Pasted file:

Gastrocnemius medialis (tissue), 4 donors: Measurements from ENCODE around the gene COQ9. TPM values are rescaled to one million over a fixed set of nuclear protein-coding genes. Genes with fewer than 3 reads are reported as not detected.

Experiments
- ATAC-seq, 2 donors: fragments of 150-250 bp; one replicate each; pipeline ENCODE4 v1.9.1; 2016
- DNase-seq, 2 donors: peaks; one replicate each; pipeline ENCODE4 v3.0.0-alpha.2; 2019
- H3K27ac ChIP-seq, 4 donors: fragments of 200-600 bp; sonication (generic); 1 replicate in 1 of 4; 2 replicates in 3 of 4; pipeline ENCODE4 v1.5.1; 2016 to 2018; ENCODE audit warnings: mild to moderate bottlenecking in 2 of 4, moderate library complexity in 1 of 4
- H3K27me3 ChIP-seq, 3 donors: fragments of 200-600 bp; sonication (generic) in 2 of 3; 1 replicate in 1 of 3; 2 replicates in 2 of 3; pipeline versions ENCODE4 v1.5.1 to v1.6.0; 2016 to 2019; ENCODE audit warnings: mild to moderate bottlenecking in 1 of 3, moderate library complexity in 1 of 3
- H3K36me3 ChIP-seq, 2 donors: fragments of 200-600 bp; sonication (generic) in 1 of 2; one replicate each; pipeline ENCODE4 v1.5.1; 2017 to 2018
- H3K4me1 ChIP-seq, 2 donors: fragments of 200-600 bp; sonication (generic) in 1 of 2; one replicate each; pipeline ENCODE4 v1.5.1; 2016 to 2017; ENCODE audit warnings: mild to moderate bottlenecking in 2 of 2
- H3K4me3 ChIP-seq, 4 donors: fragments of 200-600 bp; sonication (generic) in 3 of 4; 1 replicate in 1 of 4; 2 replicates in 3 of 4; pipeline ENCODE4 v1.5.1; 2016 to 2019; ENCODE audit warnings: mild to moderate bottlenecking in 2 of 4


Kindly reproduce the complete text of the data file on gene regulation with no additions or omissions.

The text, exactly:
Gastrocnemius medialis (tissue), 4 donors: Measurements from ENCODE around the gene COQ9. TPM values are rescaled to one million over a fixed set of nuclear protein-coding genes. Genes with fewer than 3 reads are reported as not detected.

Experiments
- ATAC-seq, 2 donors: fragments of 150-250 bp; one replicate each; pipeline ENCODE4 v1.9.1; 2016
- DNase-seq, 2 donors: peaks; one replicate each; pipeline ENCODE4 v3.0.0-alpha.2; 2019
- H3K27ac ChIP-seq, 4 donors: fragments of 200-600 bp; sonication (generic); 1 replicate in 1 of 4; 2 replicates in 3 of 4; pipeline ENCODE4 v1.5.1; 2016 to 2018; ENCODE audit warnings: mild to moderate bottlenecking in 2 of 4, moderate library complexity in 1 of 4
- H3K27me3 ChIP-seq, 3 donors: fragments of 200-600 bp; sonication (generic) in 2 of 3; 1 replicate in 1 of 3; 2 replicates in 2 of 3; pipeline versions ENCODE4 v1.5.1 to v1.6.0; 2016 to 2019; ENCODE audit warnings: mild to moderate bottlenecking in 1 of 3, moderate library complexity in 1 of 3
- H3K36me3 ChIP-seq, 2 donors: fragments of 200-600 bp; sonication (generic) in 1 of 2; one replicate each; pipeline ENCODE4 v1.5.1; 2017 to 2018
- H3K4me1 ChIP-seq, 2 donors: fragments of 200-600 bp; sonication (generic) in 1 of 2; one replicate each; pipeline ENCODE4 v1.5.1; 2016 to 2017; ENCODE audit warnings: mild to moderate bottlenecking in 2 of 2
- H3K4me3 ChIP-seq, 4 donors: fragments of 200-600 bp; sonication (generic) in 3 of 4; 1 replicate in 1 of 4; 2 replicates in 3 of 4; pipeline ENCODE4 v1.5.1; 2016 to 2019; ENCODE audit warnings: mild to moderate bottlenecking in 2 of 4